Stewart Title Guar. Co. v. Sterling, No. C-8910

CourtSupreme Court of Texas
Writing for the CourtGONZALEZ; Dissenting Opinion by DOGGETT; DOGGETT
Citation822 S.W.2d 1
PartiesSTEWART TITLE GUARANTY COMPANY, Petitioner, v. W. Dawson STERLING, Trustee.
Decision Date11 December 1991
Docket NumberNo. C-8910

Page 1

822 S.W.2d 1
STEWART TITLE GUARANTY COMPANY, Petitioner,
v.
W. Dawson STERLING, Trustee.
No. C-8910.
Supreme Court of Texas.
Dec. 11, 1991.
Rehearing Overruled Feb. 12, 1992.

Page 2

Eugene J. Pitman, Paul J. McConnell, III, C.M. Hudspeth, S. Bradley Todes, De Lange, Hudspeth & Pitman, Houston, James P. Wallace, Soules & Wallace, Austin, for petitioner.

Thomas T. Hutcheson, Roland M. Chamberlain, E. John Gorman, Rudy A. England, Hutcheson & Grundy, L.L.P., Houston, for respondent.

OPINION

GONZALEZ, Justice.

The principal issue on which we focus in this case is whether a defendant who is found liable for violating Art. 21.21, § 16 of the Texas Insurance Code can reduce liability by setting off against the amount of damages the amount of a settlement entered into by co-defendants. The nonsettling defendant, Stewart Title Guaranty Company, sought a credit based on the "one satisfaction rule." This doctrine was first articulated in Texas in Bradshaw v. Baylor University, 84 S.W.2d 703, 705 (Tex.1935), and its purpose is to limit an injured party to a single satisfaction for one injury. The main issue here is whether the Bradshaw doctrine applies. The trial court refused to allow the credit, and the court of appeals affirmed the judgment of the trial court. 772 S.W.2d 242 (1989). The court of appeals reasoned that this court completely abrogated the one satisfaction rule in all cases with its decision in Duncan v. Cessna Aircraft Co., 665 S.W.2d 414, 434 (Tex.1984). We disagree, and therefore we reverse the judgment of the court of appeals and remand to the trial

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court to render judgment consistent with this opinion.
FACTS

In 1983, W. Dawson Sterling, a lawyer, real estate broker, and developer, purchased 173.7297 acres of land for $521,189 to develop a residential subdivision. He received $37,000 of the purchase price as a real estate commission. The seller, Equitable Life Assurance Society of the United States, obtained the property through an earlier foreclosure. Equitable's counsel was the firm of Butler & Binion. As part of the transaction, Sterling sought to acquire title to 1.38597 acres that comprised three improved homesites. Ownership of these lots was essential to ensure his ability to control the municipal utility district of the subdivision. Sterling, Equitable, and Butler & Binion were aware that the three improved homesites were occupied, but they erroneously assumed that Equitable was the owner. 1 Prior to closing, Sterling discovered that an earlier survey made for Equitable had excluded the 1.38597 acres. Sterling discussed this survey with an attorney at Butler & Binion who informed Sterling that the survey plat was incorrect and that the 1.38597 acres were included in the sale. Immediately before signing the closing documents, Sterling sought and obtained assurances from Equitable, Butler & Binion, and Stewart Title Guaranty Company that the three lots would be included in the transaction and that the survey was incorrect. Stewart Title's closing agent, Murray Camerson, stated that the owner's policy issued to Sterling would describe all of the land in the commitment. She also stated that the policy would guarantee good and indefeasible title to the property. A second attorney with Butler & Binion assured Sterling that "[a]s currently drawn the survey does not include three lots which are included within the property description of Lockshire II which will be attached to the deed. It is the complete description which will be insured by Stewart [Title]...." Additionally, Sterling testified that Equitable, Butler & Binion, and Stewart Title told him that Equitable owned the 1.38597 acres of occupied land. Both the title commitment and the title policy issued by Stewart Title contained a property description which included the three lots.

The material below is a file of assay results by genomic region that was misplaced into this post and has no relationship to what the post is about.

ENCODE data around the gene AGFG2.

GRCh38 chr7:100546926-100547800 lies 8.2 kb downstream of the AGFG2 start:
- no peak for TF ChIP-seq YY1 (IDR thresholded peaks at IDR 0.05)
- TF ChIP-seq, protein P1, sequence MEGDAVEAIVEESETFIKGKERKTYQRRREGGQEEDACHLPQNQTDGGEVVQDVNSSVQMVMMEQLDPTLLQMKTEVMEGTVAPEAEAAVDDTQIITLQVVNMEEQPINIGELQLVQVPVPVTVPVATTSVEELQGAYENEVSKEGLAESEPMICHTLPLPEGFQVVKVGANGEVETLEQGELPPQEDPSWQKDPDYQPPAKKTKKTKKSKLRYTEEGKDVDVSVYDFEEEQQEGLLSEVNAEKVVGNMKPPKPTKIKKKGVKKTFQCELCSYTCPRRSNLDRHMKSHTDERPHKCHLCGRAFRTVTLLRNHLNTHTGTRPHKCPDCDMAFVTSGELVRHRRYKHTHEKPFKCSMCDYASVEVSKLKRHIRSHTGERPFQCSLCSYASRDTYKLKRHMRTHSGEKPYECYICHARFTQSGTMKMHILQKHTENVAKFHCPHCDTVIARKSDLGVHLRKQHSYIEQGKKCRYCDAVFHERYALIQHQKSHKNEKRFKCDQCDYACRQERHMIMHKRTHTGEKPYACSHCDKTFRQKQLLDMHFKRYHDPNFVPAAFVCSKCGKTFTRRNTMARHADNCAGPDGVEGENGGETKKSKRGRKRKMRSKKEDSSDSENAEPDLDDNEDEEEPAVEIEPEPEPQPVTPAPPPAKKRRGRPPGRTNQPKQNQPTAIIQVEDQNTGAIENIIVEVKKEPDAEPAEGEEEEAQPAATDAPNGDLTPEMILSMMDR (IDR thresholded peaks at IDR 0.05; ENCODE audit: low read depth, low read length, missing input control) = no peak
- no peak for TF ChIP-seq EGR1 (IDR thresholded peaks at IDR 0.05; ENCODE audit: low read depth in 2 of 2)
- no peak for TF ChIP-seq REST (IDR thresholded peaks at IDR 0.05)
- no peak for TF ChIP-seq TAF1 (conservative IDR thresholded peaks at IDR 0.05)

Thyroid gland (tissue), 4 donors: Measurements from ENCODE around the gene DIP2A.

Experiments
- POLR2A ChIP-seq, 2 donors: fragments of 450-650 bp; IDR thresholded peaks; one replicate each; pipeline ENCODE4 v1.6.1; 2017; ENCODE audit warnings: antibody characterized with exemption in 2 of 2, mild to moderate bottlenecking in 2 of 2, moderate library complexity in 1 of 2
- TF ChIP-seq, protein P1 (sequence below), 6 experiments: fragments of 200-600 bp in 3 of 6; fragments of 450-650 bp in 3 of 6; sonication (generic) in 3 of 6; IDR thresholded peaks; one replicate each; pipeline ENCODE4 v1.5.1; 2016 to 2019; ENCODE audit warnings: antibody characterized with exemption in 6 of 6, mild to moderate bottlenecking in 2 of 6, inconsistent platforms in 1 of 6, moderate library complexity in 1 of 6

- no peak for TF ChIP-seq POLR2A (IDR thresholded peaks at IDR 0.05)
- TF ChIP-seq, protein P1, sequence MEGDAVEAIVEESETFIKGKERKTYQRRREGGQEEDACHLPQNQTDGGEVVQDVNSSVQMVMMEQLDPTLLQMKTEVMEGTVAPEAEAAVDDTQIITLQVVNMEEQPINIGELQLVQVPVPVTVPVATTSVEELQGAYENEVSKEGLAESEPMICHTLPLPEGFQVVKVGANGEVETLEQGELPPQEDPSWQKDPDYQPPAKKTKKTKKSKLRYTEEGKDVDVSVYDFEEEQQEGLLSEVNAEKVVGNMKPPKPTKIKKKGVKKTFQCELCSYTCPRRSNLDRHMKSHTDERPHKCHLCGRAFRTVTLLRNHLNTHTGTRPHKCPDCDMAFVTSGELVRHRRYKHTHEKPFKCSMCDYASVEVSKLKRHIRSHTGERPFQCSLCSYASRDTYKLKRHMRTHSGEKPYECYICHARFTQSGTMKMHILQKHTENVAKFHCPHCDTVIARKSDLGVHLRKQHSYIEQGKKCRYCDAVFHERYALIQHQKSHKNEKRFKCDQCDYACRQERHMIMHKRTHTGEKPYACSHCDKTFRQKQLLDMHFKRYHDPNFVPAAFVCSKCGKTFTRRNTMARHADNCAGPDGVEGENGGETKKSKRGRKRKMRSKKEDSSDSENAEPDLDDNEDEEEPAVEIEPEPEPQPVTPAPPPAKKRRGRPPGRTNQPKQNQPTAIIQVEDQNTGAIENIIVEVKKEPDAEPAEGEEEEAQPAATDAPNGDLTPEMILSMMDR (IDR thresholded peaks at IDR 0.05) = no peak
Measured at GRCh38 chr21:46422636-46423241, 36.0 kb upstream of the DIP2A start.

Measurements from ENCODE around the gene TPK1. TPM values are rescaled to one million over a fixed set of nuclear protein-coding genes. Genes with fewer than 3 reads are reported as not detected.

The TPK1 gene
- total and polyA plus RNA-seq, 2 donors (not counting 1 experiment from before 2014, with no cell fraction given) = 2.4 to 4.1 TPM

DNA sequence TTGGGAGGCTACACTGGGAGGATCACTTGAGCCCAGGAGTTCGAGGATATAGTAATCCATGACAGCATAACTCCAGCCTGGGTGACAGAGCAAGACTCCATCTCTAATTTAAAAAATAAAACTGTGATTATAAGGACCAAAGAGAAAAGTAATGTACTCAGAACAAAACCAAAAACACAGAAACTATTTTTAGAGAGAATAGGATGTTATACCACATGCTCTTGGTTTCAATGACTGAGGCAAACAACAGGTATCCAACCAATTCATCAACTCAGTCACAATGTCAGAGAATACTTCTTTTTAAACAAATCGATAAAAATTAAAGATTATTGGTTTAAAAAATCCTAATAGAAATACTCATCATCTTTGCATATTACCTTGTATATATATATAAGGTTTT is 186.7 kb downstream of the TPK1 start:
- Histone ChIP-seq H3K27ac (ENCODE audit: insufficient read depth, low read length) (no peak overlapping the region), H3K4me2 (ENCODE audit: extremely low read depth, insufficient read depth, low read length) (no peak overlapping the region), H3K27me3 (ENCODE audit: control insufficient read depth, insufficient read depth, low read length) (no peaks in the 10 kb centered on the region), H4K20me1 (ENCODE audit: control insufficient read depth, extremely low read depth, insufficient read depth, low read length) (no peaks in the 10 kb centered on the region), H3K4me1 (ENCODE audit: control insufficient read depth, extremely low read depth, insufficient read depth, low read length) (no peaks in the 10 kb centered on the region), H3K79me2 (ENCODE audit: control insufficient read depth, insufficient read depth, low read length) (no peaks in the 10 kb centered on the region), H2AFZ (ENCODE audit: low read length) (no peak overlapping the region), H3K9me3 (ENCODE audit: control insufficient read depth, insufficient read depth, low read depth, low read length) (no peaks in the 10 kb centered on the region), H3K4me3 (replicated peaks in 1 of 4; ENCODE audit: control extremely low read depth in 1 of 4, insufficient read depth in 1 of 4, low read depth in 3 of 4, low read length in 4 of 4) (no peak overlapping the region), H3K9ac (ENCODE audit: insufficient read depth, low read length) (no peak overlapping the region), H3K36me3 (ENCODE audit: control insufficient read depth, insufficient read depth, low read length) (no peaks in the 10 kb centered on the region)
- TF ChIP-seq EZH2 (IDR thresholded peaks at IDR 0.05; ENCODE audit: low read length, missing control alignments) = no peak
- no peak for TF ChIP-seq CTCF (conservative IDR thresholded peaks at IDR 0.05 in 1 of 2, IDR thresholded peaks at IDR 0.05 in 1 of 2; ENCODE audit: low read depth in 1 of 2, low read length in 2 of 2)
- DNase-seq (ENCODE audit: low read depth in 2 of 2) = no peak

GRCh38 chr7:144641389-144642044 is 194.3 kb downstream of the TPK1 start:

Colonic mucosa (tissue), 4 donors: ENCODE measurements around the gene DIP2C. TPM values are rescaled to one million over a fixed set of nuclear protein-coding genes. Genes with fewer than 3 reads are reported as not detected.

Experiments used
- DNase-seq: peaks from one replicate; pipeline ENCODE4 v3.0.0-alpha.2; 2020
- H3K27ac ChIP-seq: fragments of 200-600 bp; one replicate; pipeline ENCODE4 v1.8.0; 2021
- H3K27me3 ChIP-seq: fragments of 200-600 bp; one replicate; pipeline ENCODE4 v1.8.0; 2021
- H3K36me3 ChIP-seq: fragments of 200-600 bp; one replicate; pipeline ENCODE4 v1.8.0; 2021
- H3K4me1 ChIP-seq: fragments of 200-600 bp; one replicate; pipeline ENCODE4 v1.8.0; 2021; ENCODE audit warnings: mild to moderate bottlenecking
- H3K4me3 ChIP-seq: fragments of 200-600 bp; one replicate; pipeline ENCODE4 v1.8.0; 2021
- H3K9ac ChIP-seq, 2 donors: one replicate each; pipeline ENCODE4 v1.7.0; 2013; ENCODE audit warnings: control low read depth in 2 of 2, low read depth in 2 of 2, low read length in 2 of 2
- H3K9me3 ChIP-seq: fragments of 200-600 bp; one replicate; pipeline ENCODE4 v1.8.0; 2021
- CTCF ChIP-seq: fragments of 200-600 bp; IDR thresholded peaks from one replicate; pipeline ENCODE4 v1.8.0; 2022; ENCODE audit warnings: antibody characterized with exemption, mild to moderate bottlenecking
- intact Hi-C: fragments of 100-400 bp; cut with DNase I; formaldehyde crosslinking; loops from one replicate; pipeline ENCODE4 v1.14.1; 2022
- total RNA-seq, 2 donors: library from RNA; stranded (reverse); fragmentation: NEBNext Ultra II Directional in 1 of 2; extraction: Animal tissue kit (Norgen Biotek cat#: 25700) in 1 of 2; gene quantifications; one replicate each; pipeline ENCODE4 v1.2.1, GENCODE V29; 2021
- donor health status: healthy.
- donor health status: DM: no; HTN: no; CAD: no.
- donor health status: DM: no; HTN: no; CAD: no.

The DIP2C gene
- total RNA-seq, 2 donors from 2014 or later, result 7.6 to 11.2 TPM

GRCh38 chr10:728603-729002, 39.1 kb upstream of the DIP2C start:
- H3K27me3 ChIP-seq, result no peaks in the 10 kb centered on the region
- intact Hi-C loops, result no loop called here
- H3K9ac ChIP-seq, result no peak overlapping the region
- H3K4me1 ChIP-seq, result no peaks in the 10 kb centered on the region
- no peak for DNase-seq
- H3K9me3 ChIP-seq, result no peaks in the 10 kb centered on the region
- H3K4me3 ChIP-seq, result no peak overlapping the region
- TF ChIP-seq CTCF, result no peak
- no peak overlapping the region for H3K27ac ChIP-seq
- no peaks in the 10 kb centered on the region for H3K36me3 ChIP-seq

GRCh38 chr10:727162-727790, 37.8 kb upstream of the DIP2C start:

Sterling was required to sign a "Waiver of Inspection" at the closing which stated that Stewart Title's policy would except from coverage the rights of parties in possession, "the existence of which does not appear of record." The "Waiver of Inspection" provided as follows:

I hereby waive inspection by you of such property and accept your policy subject to rights of parties in possession, and those under whom they hold, and to any visible and apparent roadway or easement over or across the subject property, the existence of which does not appear of record, if any such parties are not in possession of, or if any such roadway or easement affects the premises upon which you have issued such policy, and take it upon myself to inspect such premises and obtain possession thereof from the present occupants.